When my heart starts pounding and my breath goes shallow and I feel my muscles growing taunt, I have learned over the last 50 years that it is a warning bell or me to stop. If I don’t, I know I will spiral downward to a place that is even MORE difficult to climb up from. So, at the very moment the realization of what is happening hits my brain, I stop. Literally, I will stand perfectly still.
If I need to, I go somewhere I can be alone. Generally, that’s the bathroom (clearly, the words of a mother of young children). I take some deep breaths and focus on allowing my shoulders to drop, letting the muscles loosen in my entire body. Once I can breathe more deeply, I can move on to the next step.
I ask myself, “what is happening here?” I keep breathing as I question how I’m feeling and where that feeling is coming from. I consider what my mind has been telling my heart, “You have dirty dishes in the sink from breakfast and it is almost dinner time, therefore, you are a failure.” And then I ask myself, “is that REALLY a fair assessment of the situation? REALLY?” And I calmly reconsider that judgement: okay, so I ran out to take the dog to the vet right after breakfast and then I drove for a field trip at school. We just got home and I took another antibiotic and laid down for 30 minutes before starting dinner. Was any of that really worth criticizing (and, for me, that 30-minute rest will be the thing I criticize most). If I get to that point where I criticize resting, I ask myself what I would say to a friend. How I would encourage her? And I talk to myself in that tone.
What I have discovered through this process is that my upbringing ingrained a certain way of thinking that I will battle repeatedly as I journey through this life. But that battle has also gifted me with the ability to think critically through situations, to pay attention to details, and to pick up on things that others may miss—which makes me able to perform my work as a writer/ghostwriter at a higher level and allows me to cross industries in writing without much difficulty.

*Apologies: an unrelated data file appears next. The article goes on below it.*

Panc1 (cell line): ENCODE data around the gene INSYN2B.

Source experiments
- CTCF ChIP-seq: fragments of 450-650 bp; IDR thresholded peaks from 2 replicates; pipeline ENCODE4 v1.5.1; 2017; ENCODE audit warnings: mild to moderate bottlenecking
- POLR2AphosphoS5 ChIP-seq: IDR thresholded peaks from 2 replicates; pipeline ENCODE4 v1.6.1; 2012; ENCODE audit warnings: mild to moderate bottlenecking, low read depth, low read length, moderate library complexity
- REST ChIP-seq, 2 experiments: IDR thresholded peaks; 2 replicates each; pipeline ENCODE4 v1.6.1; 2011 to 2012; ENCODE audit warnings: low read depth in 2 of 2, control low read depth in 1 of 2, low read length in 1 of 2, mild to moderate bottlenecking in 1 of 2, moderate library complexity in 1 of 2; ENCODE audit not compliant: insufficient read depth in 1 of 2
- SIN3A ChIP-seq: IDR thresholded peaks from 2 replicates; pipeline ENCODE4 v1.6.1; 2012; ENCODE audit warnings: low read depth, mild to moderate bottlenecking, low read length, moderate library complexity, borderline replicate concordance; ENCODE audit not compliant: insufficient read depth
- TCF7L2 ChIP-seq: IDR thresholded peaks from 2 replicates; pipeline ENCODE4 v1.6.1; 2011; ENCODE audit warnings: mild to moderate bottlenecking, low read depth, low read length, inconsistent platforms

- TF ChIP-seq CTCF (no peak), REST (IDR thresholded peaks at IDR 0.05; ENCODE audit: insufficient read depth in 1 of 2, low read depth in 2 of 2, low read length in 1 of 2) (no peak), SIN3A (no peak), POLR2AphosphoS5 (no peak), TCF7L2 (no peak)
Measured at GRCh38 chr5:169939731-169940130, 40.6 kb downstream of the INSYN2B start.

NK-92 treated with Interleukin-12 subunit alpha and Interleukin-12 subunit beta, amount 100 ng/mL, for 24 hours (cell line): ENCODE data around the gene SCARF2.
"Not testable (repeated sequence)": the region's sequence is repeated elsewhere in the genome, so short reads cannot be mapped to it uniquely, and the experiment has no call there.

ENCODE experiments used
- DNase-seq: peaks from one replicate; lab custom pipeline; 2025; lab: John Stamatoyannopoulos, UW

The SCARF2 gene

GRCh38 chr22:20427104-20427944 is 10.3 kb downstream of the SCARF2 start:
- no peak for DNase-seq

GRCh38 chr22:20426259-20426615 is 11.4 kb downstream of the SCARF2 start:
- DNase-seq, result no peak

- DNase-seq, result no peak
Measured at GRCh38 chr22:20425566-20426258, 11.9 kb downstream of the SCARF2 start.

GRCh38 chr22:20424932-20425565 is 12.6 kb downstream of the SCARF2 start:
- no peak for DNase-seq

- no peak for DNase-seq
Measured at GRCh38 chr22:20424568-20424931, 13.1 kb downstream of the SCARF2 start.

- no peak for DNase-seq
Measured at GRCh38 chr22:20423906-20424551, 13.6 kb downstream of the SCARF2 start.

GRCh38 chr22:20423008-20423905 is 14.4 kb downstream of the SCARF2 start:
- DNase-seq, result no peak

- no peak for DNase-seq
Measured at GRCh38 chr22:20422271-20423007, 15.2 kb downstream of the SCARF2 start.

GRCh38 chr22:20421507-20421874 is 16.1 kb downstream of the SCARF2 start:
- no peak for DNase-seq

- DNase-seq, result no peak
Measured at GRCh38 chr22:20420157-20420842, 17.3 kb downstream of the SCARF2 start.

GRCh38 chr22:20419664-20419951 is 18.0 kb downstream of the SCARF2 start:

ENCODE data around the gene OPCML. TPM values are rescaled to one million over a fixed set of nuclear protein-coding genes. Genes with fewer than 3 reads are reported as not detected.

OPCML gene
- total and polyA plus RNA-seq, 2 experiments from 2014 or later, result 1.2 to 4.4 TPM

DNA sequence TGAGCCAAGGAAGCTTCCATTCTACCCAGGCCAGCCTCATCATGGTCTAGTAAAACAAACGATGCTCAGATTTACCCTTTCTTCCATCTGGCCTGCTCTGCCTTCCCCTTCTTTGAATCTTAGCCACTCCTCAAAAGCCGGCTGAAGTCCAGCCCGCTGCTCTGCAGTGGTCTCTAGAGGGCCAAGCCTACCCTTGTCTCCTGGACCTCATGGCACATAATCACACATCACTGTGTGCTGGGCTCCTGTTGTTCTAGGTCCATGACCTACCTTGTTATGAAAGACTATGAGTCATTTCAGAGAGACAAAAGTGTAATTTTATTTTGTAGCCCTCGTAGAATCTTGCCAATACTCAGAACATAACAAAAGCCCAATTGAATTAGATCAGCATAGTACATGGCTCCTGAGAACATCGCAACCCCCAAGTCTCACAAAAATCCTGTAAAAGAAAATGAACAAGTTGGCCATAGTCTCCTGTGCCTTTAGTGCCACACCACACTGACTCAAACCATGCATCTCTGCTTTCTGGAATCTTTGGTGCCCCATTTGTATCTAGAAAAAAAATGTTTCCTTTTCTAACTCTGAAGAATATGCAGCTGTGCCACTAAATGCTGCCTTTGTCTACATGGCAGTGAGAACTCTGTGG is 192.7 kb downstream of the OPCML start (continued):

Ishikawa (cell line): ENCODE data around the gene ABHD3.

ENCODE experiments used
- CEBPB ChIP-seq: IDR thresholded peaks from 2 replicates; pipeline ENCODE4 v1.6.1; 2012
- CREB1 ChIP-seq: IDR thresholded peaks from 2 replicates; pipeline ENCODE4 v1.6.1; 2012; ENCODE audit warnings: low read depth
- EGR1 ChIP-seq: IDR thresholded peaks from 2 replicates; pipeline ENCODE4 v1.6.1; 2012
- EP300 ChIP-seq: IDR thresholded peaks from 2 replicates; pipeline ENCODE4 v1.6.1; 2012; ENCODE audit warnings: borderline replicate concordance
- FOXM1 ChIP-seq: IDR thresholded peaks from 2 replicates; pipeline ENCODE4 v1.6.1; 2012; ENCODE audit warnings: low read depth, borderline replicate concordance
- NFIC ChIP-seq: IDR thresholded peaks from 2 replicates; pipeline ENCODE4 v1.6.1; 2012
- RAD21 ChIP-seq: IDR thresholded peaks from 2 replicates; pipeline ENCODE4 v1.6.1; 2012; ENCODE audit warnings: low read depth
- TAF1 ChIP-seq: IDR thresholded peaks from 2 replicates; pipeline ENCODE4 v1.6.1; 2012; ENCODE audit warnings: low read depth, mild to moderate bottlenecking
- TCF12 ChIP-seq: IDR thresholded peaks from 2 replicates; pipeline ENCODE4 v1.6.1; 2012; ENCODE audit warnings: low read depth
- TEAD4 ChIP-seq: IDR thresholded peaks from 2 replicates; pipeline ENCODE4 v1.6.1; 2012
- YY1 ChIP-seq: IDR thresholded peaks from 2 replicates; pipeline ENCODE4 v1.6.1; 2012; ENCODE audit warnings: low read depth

In my day job as a writer/consultant, I am able to spot the areas that will highlight the issue most clearly and resonate best with readers and audiences. It’s truly a gift I can see came from the battle to overcome my skewed thought patterns my upbringing ingrained in me. And since that battle continues, my insights are never rusty.
So, while being a child of alcoholics imbues my life with challenges that others may not have to overcome, I’m thankful that those challenges have also gifted me with the ability to use them to my advantage. It’s a small example, really, of what it’s like to be an adult child of alcoholics; a glimpse into the work it takes to shape our foundations as people into something that serves us. It’s a building of resilience that each of us—whether we are an ACOA or not—must accomplish to find true peace and contentment.
I’m obviously not done. I am an imperfect work in progress. I don’t have everything figured out, I haven’t “arrived.” I don’t love every aspect of life’s journey—but deep joy and contentment can be found in the work of becoming resilient, of figuring out your own steps to teach your mind how to flip the crap into cake (and that is a terrible illustration that reminds me a little bit of a specific scene in The Help. Since this piece is all about imperfection, I’m leaving the terrible illustration here). Enjoy!
Until next time, I wish you peace.